This is the first of three excerpts for Huffington Post from Vali Nasr's new book, The Dispensable Nation: American Foreign Policy in Retreat (In the UK, you can buy the book here).
THE GENERAL VERDICT on the Obama administration's Middle East policy is that "it has not done too badly." The president's hands-off policy, the argument goes, has been good in that it has made the Arab Spring about Arabs -- at the height of the protests there were no American flags burning in Cairo or Tunis, and plenty being waved in Tripoli.
This may be "good enough" -- for today -- but it provides precious little assurance about tomorrow. America's aim remains to shrink its footprint in the Middle East, and so its approach to unfolding events there has been wholly reactive. It may get a passing grade in managing changes of regime as old dictators fall, but it has largely failed at the real challenge, which is to help new governments in the region move toward democracy and reform their parlous, sclerotic economies.
Removing a dictator is only the first step on the road to democracy; beyond that, America has been nowhere to be seen. The Obama administration has neither come up with a strategy for capitalizing on the opportunity that the Arab Spring presented nor adequately prepared for potential fallout in the form of regional rivalry, the explosion of sectarian tensions and deep-rooted economic crises.
What are America's interests in the Middle East? How will we protect them as old regimes fall and new ones try to take shape? Can we influence outcomes? How should we prepare for the rise of Islamism, civil wars, state failures, reversals, and recrudescence of dictatorship? We need answers to these questions and a strategy for realizing the best, avoiding the worst, and protecting our interests in the process.
America cannot and should not decide the fate of the Middle East, but it should be clear about its stakes in the region, and not shy away from efforts to at least nudge events in more favorable directions as a critical world region faces momentous choices. A "lean back and wait" posture toward unfolding events will not be enough -- a series of reactions and tactical maneuvers do not amount to a strategy. A strategy requires having a clear view of our interests and of how to realize them by influencing as best we can the dynamics that are shaping the region.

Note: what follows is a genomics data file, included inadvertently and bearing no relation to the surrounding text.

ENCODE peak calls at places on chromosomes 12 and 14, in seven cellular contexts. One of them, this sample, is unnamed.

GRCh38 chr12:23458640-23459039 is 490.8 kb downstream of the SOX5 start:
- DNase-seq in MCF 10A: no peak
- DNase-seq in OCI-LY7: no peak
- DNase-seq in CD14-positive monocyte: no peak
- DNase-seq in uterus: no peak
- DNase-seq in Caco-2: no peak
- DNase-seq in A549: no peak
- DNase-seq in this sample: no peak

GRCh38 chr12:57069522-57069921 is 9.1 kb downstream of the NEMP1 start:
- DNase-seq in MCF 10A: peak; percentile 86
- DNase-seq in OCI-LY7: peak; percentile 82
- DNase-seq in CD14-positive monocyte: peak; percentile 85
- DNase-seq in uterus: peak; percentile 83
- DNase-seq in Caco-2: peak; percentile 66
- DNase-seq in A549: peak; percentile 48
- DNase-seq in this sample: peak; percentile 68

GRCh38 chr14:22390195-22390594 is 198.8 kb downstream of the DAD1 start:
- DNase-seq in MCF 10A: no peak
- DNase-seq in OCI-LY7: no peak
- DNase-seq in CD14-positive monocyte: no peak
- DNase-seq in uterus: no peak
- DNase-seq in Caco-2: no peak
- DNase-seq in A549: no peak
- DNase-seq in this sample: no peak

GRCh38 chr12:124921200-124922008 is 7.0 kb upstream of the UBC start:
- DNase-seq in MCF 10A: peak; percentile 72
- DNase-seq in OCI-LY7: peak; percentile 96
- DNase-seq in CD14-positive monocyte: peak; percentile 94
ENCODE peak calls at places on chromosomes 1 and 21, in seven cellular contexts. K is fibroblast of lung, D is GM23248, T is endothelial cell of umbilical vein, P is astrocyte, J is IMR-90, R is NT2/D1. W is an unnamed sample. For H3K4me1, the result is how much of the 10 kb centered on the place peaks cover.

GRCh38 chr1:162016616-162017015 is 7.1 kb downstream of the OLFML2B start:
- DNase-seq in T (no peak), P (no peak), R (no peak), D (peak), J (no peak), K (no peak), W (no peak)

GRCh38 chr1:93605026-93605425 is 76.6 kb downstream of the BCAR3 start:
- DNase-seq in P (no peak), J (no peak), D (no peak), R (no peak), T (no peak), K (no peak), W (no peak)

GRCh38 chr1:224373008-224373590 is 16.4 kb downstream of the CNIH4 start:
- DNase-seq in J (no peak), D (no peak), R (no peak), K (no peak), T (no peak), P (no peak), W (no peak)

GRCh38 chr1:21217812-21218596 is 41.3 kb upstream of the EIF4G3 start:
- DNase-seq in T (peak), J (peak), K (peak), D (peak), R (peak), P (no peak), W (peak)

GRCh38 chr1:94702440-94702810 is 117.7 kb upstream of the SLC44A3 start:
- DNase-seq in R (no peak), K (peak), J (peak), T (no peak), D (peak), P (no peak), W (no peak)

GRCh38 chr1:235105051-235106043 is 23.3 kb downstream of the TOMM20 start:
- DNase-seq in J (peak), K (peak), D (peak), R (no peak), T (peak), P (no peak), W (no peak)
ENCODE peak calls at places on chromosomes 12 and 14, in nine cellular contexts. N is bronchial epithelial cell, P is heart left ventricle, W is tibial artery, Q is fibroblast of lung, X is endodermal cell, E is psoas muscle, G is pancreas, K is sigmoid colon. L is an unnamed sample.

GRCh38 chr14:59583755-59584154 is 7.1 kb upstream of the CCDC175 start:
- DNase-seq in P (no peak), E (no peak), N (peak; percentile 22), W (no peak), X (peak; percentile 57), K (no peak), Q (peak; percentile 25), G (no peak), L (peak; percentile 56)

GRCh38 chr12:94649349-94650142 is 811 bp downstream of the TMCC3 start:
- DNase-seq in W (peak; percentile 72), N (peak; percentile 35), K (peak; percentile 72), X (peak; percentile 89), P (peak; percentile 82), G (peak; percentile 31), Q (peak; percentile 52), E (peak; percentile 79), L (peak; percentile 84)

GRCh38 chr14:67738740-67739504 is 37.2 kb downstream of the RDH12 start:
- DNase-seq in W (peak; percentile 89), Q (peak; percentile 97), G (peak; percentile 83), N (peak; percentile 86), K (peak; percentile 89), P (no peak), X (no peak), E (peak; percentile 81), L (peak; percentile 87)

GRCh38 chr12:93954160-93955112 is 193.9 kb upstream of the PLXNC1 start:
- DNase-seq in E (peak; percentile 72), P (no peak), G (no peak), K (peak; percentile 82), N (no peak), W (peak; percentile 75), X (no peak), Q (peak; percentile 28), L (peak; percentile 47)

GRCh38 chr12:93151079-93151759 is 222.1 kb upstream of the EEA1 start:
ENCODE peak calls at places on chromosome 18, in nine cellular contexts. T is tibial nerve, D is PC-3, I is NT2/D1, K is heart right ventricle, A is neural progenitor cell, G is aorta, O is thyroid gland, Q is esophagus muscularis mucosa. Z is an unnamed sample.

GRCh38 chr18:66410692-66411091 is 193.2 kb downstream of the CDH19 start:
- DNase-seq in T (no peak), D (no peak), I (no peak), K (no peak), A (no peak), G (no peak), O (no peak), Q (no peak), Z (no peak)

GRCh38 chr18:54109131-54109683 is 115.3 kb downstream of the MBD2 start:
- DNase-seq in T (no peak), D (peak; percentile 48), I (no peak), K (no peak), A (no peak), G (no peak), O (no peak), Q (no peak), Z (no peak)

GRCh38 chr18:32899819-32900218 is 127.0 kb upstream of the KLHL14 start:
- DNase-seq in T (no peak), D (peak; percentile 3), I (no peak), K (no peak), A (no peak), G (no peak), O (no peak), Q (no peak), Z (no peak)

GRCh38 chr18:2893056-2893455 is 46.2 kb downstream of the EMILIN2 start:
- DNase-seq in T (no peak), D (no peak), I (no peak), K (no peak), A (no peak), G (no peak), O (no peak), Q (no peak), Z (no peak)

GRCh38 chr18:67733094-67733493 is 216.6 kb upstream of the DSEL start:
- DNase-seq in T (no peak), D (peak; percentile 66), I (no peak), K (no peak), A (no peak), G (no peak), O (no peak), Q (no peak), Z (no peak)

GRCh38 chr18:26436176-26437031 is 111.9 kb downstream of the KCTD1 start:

President Obama's approach to the Middle East has been distant from the outset. He has wanted to improve America's image in the Muslim world and feels that the best way to do this is to end America's unpopular wars there. His modus operandi has been disengagement: end existing commitments, foremost among them Iraq and Afghanistan, and avoid new entanglements.
His approach to the Arab-Israeli peace process typifies this. Obama's June 2009 Cairo speech impressed Muslims with its call on Israel to halt the building of settlements in the West Bank. In 2011, he made a similarly provocative call on Israel to agree to return to its 1967 borders (with mutually agreed swaps of territory with Palestinians). But the Muslim world was wrong to assume that these exhortations signaled a readiness on Obama's part to roll up his sleeves and help fix problems. In fact, "nowhere in Obama's foreign policy has the gap been wider between promise and delivery," writes former American diplomat and observer of the Arab-Israeli scene Martin Indyk, "than in the [peace process]."
Obama started with a new approach to the issue. He was fervent in his commitment to Israel. Yet he also recognized the corrosive effects that the simmering conflict was having on America's image and the region's stability, and was not shy about speaking out against the everyday indignities that Israeli occupation meant for Palestinians. Many Arabs and Muslims were elated and many Israelis incensed, but no one on either side of the divide should have become so excited. All were wildly overestimating Obama's willingness to get involved in moving the peace process along.
What Obama had in mind was to placate Arab opinion while laying down markers for Israel to abide by. This, he hoped, would by itself spur diplomatic engagement and ultimately a solution. What he did not have in mind was to pick a fight with Israel or commit to a greater U.S. role in facilitating a diplomatic breakthrough. He definitely did not think about a comprehensive diplomatic strategy that would have created the proper context and framework for compromises by both sides (halting new settlement construction could have been a part of that).